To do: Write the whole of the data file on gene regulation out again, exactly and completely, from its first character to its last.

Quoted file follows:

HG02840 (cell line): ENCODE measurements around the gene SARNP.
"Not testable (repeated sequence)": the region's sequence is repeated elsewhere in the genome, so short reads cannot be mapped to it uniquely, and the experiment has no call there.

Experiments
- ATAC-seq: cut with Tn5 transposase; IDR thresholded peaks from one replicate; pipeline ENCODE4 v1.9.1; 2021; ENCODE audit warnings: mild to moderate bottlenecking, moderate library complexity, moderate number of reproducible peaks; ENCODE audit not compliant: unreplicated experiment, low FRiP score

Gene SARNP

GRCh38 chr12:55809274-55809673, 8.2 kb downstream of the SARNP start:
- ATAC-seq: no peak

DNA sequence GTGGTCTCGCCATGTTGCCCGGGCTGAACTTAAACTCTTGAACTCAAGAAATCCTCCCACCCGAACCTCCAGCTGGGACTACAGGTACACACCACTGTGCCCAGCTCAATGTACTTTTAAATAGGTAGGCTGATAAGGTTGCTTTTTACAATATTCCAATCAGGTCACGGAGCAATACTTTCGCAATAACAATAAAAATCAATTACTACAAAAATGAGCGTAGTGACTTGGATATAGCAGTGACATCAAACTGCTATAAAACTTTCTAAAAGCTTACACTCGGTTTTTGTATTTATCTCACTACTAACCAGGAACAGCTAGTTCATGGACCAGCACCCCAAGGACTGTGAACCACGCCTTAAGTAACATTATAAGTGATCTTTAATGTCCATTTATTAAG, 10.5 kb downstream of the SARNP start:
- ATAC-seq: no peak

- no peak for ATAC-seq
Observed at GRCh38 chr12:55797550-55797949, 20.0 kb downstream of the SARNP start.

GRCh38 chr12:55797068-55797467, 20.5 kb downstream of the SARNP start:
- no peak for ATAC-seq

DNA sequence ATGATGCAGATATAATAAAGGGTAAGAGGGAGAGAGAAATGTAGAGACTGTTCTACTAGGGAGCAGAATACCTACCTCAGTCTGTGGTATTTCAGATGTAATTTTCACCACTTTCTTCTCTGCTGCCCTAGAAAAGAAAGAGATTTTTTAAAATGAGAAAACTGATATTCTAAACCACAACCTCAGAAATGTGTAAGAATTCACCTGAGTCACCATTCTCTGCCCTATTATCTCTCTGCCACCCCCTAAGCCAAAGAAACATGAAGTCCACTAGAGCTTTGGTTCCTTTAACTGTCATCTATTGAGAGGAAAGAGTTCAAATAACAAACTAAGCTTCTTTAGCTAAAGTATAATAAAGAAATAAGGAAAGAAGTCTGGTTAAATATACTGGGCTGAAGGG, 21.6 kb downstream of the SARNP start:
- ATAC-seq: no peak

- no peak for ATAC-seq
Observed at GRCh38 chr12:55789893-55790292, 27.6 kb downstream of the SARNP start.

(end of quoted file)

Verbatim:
HG02840 (cell line): ENCODE measurements around the gene SARNP.
"Not testable (repeated sequence)": the region's sequence is repeated elsewhere in the genome, so short reads cannot be mapped to it uniquely, and the experiment has no call there.

Experiments
- ATAC-seq: cut with Tn5 transposase; IDR thresholded peaks from one replicate; pipeline ENCODE4 v1.9.1; 2021; ENCODE audit warnings: mild to moderate bottlenecking, moderate library complexity, moderate number of reproducible peaks; ENCODE audit not compliant: unreplicated experiment, low FRiP score

Gene SARNP

GRCh38 chr12:55809274-55809673, 8.2 kb downstream of the SARNP start:
- ATAC-seq: no peak

DNA sequence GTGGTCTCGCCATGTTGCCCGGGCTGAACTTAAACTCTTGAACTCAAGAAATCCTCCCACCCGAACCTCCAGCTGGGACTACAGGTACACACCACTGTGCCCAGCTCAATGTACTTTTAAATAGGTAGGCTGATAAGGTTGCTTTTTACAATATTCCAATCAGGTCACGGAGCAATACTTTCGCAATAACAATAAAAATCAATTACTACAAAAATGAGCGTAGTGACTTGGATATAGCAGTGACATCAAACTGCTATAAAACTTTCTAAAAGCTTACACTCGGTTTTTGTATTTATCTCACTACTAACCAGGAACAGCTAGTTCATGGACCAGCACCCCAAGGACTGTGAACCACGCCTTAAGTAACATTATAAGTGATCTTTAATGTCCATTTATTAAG, 10.5 kb downstream of the SARNP start:
- ATAC-seq: no peak

- no peak for ATAC-seq
Observed at GRCh38 chr12:55797550-55797949, 20.0 kb downstream of the SARNP start.

GRCh38 chr12:55797068-55797467, 20.5 kb downstream of the SARNP start:
- no peak for ATAC-seq

DNA sequence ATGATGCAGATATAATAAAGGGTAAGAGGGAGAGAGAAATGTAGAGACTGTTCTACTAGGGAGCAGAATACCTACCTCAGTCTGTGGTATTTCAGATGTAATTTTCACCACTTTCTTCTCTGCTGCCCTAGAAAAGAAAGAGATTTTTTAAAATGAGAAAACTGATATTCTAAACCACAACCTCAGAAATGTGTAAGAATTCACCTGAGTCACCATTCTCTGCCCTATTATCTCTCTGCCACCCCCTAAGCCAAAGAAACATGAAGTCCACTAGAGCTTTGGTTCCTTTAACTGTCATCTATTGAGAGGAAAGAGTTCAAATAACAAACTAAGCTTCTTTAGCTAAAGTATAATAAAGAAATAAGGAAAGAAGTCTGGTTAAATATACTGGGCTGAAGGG, 21.6 kb downstream of the SARNP start:
- ATAC-seq: no peak

- no peak for ATAC-seq
Observed at GRCh38 chr12:55789893-55790292, 27.6 kb downstream of the SARNP start.